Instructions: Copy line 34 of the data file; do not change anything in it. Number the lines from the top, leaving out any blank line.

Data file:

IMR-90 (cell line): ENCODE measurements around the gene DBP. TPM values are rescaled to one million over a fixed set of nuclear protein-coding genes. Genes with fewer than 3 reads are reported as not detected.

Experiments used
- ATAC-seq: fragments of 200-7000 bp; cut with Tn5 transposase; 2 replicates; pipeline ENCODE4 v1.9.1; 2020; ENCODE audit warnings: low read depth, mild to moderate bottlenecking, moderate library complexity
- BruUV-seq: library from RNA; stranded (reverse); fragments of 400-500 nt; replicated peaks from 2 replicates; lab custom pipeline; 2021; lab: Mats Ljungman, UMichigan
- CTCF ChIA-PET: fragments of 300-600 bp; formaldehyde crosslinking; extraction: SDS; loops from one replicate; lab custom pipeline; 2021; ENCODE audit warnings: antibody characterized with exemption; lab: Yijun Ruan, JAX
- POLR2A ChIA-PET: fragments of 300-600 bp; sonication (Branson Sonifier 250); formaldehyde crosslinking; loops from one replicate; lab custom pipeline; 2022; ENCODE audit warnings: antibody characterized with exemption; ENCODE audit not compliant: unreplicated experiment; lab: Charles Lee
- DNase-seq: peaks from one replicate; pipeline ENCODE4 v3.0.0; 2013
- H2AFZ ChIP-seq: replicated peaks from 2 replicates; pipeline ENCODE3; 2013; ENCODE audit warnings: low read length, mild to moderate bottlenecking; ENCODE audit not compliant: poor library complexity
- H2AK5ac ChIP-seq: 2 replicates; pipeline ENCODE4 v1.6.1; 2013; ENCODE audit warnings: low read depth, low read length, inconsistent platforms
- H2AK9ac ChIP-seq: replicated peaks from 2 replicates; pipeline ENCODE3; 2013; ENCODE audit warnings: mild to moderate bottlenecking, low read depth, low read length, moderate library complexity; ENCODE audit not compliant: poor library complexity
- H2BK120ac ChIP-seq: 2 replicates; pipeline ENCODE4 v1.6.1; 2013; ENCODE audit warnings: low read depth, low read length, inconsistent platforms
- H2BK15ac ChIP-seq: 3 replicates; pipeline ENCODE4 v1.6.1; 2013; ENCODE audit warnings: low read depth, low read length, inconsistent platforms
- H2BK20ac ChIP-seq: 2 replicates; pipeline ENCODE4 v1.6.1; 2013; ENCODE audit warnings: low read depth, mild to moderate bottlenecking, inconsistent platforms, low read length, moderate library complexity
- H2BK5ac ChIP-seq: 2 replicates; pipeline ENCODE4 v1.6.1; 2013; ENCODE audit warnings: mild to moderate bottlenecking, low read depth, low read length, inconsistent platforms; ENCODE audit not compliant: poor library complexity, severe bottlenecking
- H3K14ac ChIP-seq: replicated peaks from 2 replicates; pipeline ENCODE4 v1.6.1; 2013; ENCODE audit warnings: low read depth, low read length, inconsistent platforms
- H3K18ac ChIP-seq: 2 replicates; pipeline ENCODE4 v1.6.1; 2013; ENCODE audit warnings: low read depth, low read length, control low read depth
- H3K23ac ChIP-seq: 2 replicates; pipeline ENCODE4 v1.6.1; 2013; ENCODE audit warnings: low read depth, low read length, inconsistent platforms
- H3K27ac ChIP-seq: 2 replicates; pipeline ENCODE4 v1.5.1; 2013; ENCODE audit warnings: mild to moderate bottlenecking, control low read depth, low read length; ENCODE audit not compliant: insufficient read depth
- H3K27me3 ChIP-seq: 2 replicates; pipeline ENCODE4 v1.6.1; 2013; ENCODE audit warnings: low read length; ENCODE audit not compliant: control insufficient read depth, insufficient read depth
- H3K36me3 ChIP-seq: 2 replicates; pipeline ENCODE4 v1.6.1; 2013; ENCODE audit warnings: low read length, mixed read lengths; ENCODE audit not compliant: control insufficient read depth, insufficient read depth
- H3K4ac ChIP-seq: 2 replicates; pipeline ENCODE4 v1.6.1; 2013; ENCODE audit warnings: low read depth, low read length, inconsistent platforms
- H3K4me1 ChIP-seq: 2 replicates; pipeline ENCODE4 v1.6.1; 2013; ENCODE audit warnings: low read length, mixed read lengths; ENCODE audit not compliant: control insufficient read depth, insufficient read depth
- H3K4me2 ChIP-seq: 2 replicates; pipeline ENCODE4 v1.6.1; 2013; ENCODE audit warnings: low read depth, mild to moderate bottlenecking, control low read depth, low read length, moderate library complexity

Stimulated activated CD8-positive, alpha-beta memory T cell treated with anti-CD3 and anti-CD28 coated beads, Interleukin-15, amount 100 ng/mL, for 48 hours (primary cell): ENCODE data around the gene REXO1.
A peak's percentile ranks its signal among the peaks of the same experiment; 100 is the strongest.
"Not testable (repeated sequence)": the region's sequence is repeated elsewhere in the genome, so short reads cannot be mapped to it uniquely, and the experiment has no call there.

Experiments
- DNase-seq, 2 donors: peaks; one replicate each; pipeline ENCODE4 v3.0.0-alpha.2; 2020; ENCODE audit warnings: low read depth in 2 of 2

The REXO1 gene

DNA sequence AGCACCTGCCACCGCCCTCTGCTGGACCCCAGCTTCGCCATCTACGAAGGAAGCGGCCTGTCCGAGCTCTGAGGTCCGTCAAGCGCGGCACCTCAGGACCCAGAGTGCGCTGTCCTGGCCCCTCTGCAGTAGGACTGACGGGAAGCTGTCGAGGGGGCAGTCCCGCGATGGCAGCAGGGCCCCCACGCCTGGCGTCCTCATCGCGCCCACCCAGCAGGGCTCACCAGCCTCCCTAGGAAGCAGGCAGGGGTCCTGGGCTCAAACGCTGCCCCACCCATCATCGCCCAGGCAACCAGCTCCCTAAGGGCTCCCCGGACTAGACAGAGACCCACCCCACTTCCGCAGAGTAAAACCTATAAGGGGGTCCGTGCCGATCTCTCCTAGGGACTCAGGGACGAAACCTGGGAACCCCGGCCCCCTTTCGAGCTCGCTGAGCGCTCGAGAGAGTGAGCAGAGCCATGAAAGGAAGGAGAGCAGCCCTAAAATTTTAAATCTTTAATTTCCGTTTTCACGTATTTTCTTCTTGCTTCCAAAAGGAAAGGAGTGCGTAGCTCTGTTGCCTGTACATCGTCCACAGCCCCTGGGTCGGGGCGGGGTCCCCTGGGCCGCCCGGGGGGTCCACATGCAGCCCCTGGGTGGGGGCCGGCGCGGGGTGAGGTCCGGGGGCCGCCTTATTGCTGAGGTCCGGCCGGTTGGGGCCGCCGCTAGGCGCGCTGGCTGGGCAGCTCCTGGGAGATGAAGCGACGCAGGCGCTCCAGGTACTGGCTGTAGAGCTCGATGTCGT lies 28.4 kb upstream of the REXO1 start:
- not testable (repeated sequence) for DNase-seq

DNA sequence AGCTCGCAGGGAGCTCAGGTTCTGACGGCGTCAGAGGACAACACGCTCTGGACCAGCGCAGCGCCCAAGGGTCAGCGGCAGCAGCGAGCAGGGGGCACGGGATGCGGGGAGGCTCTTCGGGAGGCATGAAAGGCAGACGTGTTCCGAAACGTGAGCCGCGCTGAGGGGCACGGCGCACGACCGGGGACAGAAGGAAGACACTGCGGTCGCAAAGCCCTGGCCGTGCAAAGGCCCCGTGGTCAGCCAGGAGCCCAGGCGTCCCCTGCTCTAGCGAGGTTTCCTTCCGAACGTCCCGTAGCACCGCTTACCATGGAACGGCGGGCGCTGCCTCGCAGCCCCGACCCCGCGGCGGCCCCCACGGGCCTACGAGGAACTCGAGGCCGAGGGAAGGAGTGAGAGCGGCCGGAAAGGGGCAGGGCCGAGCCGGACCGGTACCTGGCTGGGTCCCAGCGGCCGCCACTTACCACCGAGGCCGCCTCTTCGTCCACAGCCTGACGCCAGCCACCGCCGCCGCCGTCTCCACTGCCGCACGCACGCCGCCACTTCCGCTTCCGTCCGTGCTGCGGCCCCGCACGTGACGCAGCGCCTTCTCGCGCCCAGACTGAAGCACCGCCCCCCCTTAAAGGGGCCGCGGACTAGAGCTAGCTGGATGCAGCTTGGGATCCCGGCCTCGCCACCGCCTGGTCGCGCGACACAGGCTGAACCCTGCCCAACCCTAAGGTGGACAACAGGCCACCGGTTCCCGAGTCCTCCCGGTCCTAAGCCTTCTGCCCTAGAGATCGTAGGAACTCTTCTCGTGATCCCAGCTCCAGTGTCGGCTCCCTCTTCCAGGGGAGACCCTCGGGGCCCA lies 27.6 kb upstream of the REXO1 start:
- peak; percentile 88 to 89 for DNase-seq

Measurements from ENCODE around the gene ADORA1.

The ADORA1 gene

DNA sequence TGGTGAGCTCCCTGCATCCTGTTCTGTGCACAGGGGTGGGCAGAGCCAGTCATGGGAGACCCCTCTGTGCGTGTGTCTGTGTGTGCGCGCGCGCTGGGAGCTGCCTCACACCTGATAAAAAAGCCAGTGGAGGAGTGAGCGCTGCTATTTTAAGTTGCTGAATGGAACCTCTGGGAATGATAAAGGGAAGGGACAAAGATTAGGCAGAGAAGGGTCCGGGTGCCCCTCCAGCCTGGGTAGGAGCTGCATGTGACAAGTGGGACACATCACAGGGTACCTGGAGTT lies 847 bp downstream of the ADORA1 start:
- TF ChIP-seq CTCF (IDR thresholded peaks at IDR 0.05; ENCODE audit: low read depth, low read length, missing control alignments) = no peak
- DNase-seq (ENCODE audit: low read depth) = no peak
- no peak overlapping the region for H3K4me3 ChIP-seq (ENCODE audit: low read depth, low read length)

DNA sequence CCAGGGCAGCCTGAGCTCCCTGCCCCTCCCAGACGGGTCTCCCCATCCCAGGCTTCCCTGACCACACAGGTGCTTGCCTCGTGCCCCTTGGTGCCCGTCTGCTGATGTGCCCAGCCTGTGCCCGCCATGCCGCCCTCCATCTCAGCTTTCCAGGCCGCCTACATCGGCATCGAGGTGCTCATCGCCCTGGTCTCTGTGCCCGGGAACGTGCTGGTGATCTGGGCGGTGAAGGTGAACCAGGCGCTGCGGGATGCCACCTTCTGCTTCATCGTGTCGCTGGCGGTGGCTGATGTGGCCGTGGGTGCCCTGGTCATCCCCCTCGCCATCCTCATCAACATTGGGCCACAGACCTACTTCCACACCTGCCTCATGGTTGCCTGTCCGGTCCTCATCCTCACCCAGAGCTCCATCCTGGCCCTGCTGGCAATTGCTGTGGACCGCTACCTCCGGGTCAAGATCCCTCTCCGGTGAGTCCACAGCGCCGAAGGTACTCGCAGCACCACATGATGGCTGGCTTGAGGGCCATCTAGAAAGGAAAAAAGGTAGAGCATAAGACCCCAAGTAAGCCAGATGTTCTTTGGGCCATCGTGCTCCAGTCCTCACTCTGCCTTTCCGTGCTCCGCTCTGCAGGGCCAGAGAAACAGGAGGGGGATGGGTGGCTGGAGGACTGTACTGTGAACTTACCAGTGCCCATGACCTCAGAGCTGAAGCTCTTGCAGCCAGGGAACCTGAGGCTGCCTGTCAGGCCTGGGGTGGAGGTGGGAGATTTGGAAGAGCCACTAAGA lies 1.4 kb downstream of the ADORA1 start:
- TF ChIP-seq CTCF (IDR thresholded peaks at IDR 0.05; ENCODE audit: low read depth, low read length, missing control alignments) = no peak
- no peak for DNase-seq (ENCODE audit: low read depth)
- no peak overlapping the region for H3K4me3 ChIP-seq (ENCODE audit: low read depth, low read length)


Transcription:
Measurements from ENCODE around the gene ADORA1.